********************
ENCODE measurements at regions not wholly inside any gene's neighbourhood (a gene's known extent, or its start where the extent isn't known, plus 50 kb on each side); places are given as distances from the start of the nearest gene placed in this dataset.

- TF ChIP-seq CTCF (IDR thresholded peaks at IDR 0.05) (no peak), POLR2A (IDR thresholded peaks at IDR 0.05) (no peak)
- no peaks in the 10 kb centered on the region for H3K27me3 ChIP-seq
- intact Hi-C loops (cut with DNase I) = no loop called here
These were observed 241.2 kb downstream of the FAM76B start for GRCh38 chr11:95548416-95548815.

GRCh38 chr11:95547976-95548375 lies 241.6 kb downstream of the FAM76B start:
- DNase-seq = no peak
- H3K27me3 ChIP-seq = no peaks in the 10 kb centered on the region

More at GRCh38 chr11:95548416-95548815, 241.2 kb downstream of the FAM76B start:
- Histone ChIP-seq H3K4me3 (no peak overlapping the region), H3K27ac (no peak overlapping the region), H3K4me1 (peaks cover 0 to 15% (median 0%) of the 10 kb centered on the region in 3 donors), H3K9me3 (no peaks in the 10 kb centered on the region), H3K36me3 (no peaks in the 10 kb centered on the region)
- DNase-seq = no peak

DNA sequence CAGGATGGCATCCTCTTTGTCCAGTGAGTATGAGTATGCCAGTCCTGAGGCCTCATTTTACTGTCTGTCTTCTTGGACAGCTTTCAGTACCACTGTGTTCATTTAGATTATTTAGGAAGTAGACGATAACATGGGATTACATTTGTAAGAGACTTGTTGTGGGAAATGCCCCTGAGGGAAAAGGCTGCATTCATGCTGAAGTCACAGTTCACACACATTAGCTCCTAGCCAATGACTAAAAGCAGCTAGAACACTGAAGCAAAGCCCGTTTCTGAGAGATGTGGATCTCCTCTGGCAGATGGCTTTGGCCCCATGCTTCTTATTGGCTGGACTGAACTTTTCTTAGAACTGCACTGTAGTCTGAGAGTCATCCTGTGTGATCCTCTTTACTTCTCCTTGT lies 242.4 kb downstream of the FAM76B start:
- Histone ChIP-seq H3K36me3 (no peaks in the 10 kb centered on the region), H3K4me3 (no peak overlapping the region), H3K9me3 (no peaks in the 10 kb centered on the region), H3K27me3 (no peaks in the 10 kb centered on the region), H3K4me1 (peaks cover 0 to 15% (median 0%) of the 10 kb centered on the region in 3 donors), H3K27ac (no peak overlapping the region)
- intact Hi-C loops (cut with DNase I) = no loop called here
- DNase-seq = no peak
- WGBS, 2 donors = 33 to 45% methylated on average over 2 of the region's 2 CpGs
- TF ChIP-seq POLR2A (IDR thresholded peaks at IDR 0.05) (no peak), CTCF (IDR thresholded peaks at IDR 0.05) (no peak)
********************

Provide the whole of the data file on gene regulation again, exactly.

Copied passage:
ENCODE measurements at regions not wholly inside any gene's neighbourhood (a gene's known extent, or its start where the extent isn't known, plus 50 kb on each side); places are given as distances from the start of the nearest gene placed in this dataset.

- TF ChIP-seq CTCF (IDR thresholded peaks at IDR 0.05) (no peak), POLR2A (IDR thresholded peaks at IDR 0.05) (no peak)
- no peaks in the 10 kb centered on the region for H3K27me3 ChIP-seq
- intact Hi-C loops (cut with DNase I) = no loop called here
These were observed 241.2 kb downstream of the FAM76B start for GRCh38 chr11:95548416-95548815.

GRCh38 chr11:95547976-95548375 lies 241.6 kb downstream of the FAM76B start:
- DNase-seq = no peak
- H3K27me3 ChIP-seq = no peaks in the 10 kb centered on the region

More at GRCh38 chr11:95548416-95548815, 241.2 kb downstream of the FAM76B start:
- Histone ChIP-seq H3K4me3 (no peak overlapping the region), H3K27ac (no peak overlapping the region), H3K4me1 (peaks cover 0 to 15% (median 0%) of the 10 kb centered on the region in 3 donors), H3K9me3 (no peaks in the 10 kb centered on the region), H3K36me3 (no peaks in the 10 kb centered on the region)
- DNase-seq = no peak

DNA sequence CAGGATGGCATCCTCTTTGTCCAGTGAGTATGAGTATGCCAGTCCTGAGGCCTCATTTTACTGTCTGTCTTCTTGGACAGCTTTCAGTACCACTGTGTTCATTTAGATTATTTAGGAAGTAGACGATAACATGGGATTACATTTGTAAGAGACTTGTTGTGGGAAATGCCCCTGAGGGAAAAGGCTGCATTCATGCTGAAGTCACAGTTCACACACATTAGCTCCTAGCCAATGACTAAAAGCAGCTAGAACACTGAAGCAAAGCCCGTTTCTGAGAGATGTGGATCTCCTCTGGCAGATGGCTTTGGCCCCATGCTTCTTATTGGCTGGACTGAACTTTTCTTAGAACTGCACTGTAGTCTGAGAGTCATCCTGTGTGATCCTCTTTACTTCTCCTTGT lies 242.4 kb downstream of the FAM76B start:
- Histone ChIP-seq H3K36me3 (no peaks in the 10 kb centered on the region), H3K4me3 (no peak overlapping the region), H3K9me3 (no peaks in the 10 kb centered on the region), H3K27me3 (no peaks in the 10 kb centered on the region), H3K4me1 (peaks cover 0 to 15% (median 0%) of the 10 kb centered on the region in 3 donors), H3K27ac (no peak overlapping the region)
- intact Hi-C loops (cut with DNase I) = no loop called here
- DNase-seq = no peak
- WGBS, 2 donors = 33 to 45% methylated on average over 2 of the region's 2 CpGs
- TF ChIP-seq POLR2A (IDR thresholded peaks at IDR 0.05) (no peak), CTCF (IDR thresholded peaks at IDR 0.05) (no peak)